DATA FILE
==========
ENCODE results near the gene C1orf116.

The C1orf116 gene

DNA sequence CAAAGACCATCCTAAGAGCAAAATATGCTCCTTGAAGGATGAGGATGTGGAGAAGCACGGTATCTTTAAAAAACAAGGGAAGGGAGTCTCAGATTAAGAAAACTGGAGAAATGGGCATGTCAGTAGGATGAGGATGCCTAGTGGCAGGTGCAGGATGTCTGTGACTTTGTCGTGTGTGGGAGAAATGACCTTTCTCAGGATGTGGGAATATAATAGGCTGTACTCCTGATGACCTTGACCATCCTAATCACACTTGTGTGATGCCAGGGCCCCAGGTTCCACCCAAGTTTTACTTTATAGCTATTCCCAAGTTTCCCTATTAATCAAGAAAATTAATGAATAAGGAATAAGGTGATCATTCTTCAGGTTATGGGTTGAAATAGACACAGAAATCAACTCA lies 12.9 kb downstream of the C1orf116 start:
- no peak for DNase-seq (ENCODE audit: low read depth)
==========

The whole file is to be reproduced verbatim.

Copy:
ENCODE results near the gene C1orf116.

The C1orf116 gene

DNA sequence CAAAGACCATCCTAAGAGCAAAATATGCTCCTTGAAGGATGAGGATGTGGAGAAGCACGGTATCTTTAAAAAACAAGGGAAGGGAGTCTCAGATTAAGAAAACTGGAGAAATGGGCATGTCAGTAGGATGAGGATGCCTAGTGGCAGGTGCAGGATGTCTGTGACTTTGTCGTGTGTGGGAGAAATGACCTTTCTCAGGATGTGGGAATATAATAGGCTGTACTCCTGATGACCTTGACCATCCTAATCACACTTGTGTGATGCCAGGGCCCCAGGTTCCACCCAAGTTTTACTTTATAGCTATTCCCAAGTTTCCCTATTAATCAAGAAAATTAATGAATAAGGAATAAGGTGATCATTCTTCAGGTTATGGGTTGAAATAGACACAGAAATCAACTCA lies 12.9 kb downstream of the C1orf116 start:
- no peak for DNase-seq (ENCODE audit: low read depth)